- Series ISSN 1431-875X
- Edition Number 1
- Number of Pages XXII, 530
- Number of Illustrations 0 b/w illustrations, 0 illustrations in colour
Statistical Theory and Methods
Probability and Statistics in Computer Science
Computational Mathematics and Numerical Analysis
- Buy this book on publisher's site
From the reviews:
"[T]his well-written book on matrix algebra reminds me of many classics in the field. It is both concise and timely, and provides a good collection of overviews and reviews of important tools used in statistical methods. The book seems best suited as a supplementary text for various courses in multivariate statistical analysis or linear models. I also can safely recommend this book as a handy resource manual for researchers as well as practitioners." (Technometrics, May 2008, Vol. 50, No. 2)
"Readership: Students of a course in matrix algebra for statistics, or in statistical computing. … Recently, quite a number of books on matrices related to statistics have been published … . computational orientation of this book is probably the main difference between it and these other books. … I never thought that one could write a matrix book with statistical applications without having C.R. Rao in the references; here the book now is. … an extensive, personal, and easy-to-read matrix book of high quality. Recommended." (Simo Puntanen, International Statistical Review, Vol. 75 (3), 2007)
"This book is a remarkable and in a way unusual approach to integrate the two mega fields by a kind of interrelated guide. … Remarkably the referencing is done by pages … and the pages are precisely on target, which is proof of the careful writing and editing. … The book is a careful and interesting exposition of almost encyclopedic coverage of the interrelatedness of matrices and computation, emphasizing also statistical applications. … a strong, highly recommendable guide to the intricacies of matrices in statistics." (Götz Uebe, Advances in Statistical Analysis, Vol. 92 (3), 2008)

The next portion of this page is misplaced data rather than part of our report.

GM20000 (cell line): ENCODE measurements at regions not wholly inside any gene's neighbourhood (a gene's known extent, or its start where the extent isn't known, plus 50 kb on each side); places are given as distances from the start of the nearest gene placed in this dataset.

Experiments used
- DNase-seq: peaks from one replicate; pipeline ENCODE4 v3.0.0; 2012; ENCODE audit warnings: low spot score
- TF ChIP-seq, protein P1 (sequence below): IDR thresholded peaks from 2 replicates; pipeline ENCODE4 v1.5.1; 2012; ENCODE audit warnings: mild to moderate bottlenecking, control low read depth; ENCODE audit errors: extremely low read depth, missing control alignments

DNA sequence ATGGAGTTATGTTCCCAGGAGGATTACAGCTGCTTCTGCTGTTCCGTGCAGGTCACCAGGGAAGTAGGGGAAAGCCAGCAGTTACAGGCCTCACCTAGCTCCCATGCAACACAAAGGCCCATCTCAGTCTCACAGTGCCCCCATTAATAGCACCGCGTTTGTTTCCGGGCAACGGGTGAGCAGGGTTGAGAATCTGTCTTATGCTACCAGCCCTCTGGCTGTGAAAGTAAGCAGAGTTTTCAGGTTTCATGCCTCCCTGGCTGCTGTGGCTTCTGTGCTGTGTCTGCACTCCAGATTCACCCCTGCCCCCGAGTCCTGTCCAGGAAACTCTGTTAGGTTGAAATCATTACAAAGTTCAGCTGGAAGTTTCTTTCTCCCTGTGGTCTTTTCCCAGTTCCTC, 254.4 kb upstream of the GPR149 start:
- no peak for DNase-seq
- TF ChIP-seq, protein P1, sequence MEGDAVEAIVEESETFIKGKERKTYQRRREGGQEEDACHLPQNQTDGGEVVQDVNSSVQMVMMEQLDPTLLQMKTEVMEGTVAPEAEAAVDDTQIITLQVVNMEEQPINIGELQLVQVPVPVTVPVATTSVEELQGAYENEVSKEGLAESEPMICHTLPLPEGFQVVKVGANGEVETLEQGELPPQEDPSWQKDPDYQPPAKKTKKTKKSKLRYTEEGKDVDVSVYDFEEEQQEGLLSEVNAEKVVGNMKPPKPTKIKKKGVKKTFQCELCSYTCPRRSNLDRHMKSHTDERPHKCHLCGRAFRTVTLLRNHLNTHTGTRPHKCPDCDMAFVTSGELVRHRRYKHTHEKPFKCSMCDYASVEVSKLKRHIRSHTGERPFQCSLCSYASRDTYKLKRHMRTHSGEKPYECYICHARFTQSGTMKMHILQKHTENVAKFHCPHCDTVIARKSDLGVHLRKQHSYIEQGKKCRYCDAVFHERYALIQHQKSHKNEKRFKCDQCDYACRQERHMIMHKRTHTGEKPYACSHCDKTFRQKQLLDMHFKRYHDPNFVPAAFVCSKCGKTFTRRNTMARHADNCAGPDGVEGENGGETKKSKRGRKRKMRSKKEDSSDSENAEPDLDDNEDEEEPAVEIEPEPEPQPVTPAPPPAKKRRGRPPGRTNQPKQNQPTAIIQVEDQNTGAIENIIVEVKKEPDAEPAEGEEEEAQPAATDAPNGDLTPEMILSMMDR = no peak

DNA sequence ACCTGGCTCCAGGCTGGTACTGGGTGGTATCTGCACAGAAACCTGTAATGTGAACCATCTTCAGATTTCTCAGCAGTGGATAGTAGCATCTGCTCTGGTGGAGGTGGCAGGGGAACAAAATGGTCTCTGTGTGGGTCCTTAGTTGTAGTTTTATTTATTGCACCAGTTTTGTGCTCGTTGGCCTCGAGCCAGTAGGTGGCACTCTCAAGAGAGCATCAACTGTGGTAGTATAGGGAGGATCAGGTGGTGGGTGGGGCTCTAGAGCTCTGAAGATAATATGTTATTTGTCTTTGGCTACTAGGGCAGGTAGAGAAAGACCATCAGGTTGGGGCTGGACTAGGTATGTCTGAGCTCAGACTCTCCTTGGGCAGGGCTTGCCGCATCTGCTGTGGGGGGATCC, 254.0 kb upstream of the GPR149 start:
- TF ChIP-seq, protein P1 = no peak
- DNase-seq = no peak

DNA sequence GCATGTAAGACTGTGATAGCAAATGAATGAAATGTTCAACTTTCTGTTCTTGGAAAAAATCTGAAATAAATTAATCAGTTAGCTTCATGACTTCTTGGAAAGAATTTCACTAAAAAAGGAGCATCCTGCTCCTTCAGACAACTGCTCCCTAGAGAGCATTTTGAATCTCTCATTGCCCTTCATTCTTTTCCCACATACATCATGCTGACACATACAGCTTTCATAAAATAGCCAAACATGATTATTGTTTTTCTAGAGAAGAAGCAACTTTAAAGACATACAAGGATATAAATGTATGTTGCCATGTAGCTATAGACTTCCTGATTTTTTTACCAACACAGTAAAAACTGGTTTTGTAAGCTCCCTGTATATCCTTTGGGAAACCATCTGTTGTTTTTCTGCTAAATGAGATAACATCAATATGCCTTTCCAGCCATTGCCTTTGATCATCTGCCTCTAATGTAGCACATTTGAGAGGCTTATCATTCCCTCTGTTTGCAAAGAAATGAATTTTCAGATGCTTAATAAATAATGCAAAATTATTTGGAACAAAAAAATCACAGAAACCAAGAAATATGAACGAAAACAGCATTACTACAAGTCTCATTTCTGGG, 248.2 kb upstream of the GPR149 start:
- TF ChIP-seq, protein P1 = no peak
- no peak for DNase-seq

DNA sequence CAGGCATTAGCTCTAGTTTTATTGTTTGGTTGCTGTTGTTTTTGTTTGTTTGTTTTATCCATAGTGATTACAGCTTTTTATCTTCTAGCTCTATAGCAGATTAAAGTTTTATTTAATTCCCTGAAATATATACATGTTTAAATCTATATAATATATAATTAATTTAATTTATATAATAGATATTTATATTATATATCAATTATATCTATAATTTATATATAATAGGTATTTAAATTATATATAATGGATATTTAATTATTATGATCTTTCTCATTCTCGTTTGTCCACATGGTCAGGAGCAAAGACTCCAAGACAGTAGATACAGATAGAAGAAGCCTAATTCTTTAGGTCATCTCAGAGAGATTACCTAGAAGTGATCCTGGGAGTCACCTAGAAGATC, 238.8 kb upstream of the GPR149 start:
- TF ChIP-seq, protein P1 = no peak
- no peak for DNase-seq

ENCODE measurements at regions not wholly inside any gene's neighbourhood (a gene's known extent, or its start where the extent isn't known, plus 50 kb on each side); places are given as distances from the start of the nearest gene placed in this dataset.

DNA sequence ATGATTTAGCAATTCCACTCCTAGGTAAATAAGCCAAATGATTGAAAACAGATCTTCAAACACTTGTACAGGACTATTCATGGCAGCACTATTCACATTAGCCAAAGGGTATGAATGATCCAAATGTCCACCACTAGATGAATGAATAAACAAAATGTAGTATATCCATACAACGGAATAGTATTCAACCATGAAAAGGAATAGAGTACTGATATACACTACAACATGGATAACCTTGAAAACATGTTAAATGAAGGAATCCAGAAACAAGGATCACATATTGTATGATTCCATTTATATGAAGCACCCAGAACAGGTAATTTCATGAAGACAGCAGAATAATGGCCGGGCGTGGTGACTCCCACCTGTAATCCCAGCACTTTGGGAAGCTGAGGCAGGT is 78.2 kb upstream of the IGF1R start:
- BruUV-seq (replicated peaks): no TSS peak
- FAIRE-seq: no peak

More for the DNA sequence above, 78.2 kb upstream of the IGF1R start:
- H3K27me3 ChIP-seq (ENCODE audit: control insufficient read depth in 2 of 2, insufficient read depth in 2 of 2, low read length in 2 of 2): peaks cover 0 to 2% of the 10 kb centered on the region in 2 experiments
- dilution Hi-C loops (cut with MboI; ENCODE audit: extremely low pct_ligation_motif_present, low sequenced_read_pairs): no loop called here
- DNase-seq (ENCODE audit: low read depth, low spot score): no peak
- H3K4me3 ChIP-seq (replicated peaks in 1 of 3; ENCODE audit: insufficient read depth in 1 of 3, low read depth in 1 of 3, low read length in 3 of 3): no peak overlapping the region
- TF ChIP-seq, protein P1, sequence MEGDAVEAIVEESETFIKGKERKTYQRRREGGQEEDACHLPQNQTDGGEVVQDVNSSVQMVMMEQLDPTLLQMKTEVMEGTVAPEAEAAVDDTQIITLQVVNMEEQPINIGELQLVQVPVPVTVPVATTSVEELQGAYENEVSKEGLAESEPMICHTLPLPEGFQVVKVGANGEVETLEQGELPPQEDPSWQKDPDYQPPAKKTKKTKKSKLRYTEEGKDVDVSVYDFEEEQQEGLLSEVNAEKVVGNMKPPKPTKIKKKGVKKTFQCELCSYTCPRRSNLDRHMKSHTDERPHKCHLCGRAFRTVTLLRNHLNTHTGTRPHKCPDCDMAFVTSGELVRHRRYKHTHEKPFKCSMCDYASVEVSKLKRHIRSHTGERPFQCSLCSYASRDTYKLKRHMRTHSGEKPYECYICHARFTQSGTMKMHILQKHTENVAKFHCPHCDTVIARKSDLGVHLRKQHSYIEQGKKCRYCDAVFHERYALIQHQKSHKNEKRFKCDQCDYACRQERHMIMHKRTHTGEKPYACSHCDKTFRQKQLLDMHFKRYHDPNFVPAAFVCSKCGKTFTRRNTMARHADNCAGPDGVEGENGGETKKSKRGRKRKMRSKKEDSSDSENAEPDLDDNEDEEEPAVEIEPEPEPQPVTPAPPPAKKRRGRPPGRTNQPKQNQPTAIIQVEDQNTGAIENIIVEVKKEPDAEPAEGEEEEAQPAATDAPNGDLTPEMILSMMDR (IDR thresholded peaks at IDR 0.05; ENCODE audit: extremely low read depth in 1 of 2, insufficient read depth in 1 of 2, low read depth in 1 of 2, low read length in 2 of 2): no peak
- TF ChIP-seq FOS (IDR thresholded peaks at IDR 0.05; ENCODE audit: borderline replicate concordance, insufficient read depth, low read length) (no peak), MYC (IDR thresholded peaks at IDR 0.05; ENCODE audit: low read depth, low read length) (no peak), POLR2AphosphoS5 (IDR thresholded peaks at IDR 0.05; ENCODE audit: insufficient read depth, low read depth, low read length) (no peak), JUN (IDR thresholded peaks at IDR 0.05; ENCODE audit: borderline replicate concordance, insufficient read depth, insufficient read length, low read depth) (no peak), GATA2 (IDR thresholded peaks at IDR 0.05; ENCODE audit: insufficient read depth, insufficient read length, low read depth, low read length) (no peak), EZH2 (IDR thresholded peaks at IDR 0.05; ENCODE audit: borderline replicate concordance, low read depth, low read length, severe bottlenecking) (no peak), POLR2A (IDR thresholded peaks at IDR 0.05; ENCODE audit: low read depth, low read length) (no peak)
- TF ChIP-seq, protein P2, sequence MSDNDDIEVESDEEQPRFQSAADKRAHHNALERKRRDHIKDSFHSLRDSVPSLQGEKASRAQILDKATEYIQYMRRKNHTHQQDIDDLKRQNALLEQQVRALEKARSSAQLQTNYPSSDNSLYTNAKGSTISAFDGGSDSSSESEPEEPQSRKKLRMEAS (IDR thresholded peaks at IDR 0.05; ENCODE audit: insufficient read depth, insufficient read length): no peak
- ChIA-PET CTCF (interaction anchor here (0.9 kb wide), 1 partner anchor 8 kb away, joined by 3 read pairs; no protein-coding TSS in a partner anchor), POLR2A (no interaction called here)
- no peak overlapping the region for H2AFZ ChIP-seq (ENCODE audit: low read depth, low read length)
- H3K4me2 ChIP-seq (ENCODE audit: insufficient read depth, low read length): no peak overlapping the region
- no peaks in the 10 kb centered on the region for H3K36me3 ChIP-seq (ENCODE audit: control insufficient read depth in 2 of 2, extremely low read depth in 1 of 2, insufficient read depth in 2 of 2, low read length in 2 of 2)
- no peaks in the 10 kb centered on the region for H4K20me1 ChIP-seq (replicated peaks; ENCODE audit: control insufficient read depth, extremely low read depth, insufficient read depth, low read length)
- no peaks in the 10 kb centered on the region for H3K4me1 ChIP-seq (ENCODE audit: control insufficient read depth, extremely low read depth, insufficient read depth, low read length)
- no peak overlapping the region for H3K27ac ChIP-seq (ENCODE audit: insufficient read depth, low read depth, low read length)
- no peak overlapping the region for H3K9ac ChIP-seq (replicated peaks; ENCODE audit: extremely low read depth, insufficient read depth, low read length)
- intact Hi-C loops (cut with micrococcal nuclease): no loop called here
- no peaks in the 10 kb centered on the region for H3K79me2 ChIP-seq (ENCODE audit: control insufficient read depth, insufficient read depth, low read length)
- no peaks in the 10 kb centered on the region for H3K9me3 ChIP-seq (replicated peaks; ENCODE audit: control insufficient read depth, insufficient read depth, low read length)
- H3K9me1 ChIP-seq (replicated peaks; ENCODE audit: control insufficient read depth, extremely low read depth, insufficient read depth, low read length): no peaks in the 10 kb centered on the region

"This is a very refreshing book covering matrix theory and its applications in statistics and numerical analysis. It has the character of a handbook and is lucidly written. … A 14 page bibliography that is sufficient to trace the omitted proof details rounds out this book into almost a handbook of current state of the art knowledge in matrix theory and applications. There are eleven sets of exercises and detailed hints and partial solutions also." (Frank Uhlig, Zentralblatt MATH, Vol. 1133 (11), 2008)
"This book could serve as a text for a course in matrices for statistics … or, more generally, a course in statistical computing or linear models. … this can be a useful reference book for such a course or, more generally, as a reference for any statistician who uses matrix algebra extensively. … Overall, I really enjoyed reading Matrix Algebra: Theory, Computations, and Applications in Statistics, and I would recommend it as a nice reference to anyone interested in linear models, particularly its numerical aspects." (Abhyuday Mandal, Journal of the American Statistical Association, Vol. 103 (484), December, 2008)